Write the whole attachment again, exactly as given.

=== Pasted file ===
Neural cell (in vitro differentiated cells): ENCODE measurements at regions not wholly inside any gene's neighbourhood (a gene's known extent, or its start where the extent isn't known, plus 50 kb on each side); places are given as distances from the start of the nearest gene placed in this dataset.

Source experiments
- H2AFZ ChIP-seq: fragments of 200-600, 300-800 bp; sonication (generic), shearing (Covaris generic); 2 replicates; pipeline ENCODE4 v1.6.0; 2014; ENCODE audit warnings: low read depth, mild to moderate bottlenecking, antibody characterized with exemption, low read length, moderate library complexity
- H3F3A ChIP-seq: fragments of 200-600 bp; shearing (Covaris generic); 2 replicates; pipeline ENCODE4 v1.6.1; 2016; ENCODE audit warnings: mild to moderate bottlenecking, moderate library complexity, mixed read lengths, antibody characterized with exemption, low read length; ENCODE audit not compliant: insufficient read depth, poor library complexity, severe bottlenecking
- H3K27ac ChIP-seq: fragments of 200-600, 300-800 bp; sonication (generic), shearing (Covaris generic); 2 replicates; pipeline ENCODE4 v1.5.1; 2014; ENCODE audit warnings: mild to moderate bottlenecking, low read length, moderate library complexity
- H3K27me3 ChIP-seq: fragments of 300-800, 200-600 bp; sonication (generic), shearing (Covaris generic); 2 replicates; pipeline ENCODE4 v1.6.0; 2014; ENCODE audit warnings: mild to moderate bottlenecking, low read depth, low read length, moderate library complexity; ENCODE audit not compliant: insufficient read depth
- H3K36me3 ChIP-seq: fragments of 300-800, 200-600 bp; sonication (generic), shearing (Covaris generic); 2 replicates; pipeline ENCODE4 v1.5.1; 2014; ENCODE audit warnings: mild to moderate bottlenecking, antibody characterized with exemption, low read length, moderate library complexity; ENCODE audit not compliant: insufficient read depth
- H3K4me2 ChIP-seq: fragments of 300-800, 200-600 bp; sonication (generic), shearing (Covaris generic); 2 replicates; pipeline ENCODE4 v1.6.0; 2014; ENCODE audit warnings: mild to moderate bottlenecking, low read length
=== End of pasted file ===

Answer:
Neural cell (in vitro differentiated cells): ENCODE measurements at regions not wholly inside any gene's neighbourhood (a gene's known extent, or its start where the extent isn't known, plus 50 kb on each side); places are given as distances from the start of the nearest gene placed in this dataset.

Source experiments
- H2AFZ ChIP-seq: fragments of 200-600, 300-800 bp; sonication (generic), shearing (Covaris generic); 2 replicates; pipeline ENCODE4 v1.6.0; 2014; ENCODE audit warnings: low read depth, mild to moderate bottlenecking, antibody characterized with exemption, low read length, moderate library complexity
- H3F3A ChIP-seq: fragments of 200-600 bp; shearing (Covaris generic); 2 replicates; pipeline ENCODE4 v1.6.1; 2016; ENCODE audit warnings: mild to moderate bottlenecking, moderate library complexity, mixed read lengths, antibody characterized with exemption, low read length; ENCODE audit not compliant: insufficient read depth, poor library complexity, severe bottlenecking
- H3K27ac ChIP-seq: fragments of 200-600, 300-800 bp; sonication (generic), shearing (Covaris generic); 2 replicates; pipeline ENCODE4 v1.5.1; 2014; ENCODE audit warnings: mild to moderate bottlenecking, low read length, moderate library complexity
- H3K27me3 ChIP-seq: fragments of 300-800, 200-600 bp; sonication (generic), shearing (Covaris generic); 2 replicates; pipeline ENCODE4 v1.6.0; 2014; ENCODE audit warnings: mild to moderate bottlenecking, low read depth, low read length, moderate library complexity; ENCODE audit not compliant: insufficient read depth
- H3K36me3 ChIP-seq: fragments of 300-800, 200-600 bp; sonication (generic), shearing (Covaris generic); 2 replicates; pipeline ENCODE4 v1.5.1; 2014; ENCODE audit warnings: mild to moderate bottlenecking, antibody characterized with exemption, low read length, moderate library complexity; ENCODE audit not compliant: insufficient read depth
- H3K4me2 ChIP-seq: fragments of 300-800, 200-600 bp; sonication (generic), shearing (Covaris generic); 2 replicates; pipeline ENCODE4 v1.6.0; 2014; ENCODE audit warnings: mild to moderate bottlenecking, low read length